Likewise, the Savior does not leave us entirely alone. He has promised, “I will not leave you comfortless: I will come to you” (John 14:18) and, “I will never leave thee, nor forsake thee” (Heb. 13:5).

The first place to turn in overcoming loneliness is the Savior’s outstretched hand. He sends the Comforter, whose influence “may abide with [us] for ever” (John 14:16; see also John 14:17) and may help heal the hurt in loneliness. And while the Lord may not completely remove our burdens, he will send comfort.

To receive the companionship of the Spirit, however, we must make our lives worthy. Just as we should strive to keep a year’s supply of food at home, we should strive to be prepared spiritually so that when difficulties arise we will be able to withstand adversity by calling upon our faith to sustain us.

President Ezra Taft Benson explained what we must do to qualify for the companionship of the Holy Ghost. “Each week we make a solemn covenant to be like Him [the Lord Jesus Christ], to always remember Him in everything, and to keep all of His commandments. In return, He promises to give us His spirit” (Ensign, Dec. 1988, p. 6). Keeping the commandments not only qualifies us for spiritual guidance but also can make a difference in our feelings of worth and in our ability to build good relationships with others.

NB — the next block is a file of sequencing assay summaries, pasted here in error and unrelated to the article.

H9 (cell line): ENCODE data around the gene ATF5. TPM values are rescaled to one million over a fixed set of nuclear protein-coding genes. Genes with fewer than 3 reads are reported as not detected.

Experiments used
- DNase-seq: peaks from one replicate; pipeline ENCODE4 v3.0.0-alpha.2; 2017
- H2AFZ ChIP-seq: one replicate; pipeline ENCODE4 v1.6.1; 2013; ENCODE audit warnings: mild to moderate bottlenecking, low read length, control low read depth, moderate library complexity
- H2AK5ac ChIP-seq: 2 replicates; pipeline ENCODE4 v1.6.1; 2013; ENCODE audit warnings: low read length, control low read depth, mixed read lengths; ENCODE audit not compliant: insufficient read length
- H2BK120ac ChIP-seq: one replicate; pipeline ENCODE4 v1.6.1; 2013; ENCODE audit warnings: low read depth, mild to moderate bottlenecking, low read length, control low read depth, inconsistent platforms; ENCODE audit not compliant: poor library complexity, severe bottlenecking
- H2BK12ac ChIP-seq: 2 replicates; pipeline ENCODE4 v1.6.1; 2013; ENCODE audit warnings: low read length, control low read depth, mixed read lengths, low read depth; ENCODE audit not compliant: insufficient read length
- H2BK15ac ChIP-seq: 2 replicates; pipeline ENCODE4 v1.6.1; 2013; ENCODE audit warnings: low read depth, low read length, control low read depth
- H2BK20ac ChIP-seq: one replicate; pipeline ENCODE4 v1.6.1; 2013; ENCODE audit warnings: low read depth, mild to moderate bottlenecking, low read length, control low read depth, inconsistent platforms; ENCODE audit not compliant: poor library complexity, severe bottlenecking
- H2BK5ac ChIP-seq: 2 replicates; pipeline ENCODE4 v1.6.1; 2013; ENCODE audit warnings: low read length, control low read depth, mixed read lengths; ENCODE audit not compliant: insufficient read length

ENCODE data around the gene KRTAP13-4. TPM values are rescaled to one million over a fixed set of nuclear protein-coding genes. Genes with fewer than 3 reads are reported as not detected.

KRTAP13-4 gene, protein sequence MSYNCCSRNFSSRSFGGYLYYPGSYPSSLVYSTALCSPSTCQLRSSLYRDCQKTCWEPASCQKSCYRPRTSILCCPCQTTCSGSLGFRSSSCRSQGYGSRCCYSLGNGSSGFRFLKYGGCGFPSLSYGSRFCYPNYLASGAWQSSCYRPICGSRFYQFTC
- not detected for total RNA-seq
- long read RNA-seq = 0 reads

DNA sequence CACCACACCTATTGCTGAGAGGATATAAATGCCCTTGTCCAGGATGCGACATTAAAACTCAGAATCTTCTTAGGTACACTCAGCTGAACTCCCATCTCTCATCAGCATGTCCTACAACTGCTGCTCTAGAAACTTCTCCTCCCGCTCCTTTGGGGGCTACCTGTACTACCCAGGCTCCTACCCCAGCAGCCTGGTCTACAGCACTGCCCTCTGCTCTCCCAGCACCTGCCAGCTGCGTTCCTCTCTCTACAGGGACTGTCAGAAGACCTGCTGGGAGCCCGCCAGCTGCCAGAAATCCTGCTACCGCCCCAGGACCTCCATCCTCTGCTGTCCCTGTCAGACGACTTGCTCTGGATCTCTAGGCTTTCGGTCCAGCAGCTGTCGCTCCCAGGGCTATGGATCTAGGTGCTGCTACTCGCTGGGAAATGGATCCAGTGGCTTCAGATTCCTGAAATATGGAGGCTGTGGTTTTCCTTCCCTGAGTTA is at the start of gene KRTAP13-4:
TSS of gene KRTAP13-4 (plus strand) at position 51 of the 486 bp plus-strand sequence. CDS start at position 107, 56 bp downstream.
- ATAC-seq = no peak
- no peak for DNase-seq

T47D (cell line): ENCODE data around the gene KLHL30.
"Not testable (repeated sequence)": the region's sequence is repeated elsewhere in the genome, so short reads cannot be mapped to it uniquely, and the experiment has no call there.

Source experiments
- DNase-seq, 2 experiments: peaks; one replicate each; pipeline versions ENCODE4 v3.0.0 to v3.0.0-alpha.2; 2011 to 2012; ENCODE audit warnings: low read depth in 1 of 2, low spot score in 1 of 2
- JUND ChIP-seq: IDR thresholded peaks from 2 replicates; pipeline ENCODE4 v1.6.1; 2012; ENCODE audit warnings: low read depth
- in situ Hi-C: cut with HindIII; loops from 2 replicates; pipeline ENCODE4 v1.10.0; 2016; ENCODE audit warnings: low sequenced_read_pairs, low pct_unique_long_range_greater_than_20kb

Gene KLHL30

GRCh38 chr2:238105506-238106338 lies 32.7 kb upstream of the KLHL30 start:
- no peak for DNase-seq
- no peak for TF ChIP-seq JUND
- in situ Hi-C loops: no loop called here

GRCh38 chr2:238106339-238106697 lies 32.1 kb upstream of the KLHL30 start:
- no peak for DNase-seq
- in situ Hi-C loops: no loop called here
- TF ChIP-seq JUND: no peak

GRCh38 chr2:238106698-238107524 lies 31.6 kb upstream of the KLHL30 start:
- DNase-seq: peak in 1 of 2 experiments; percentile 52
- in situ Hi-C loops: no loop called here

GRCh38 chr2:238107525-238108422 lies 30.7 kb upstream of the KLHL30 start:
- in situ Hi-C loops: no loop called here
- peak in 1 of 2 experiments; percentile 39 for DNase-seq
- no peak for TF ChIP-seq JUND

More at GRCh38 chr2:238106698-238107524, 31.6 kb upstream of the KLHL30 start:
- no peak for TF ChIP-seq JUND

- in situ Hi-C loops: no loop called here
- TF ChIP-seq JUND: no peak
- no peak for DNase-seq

It is helpful to consider the benefits that can be reaped from trials like loneliness. For example, single adults can develop a special empathy that allows them to help others who, feeling lonely, are in need of comfort and companionship. Heavenly Father needs servants trained through experience to minister to the needs of his children.

Sometimes we need to learn and do certain things to alleviate our loneliness. In such cases, it is worthwhile to seek help in improving one’s character and broadening one’s interests through study, self-discipline, increased social interaction, and a general willingness to try new things and meet new people.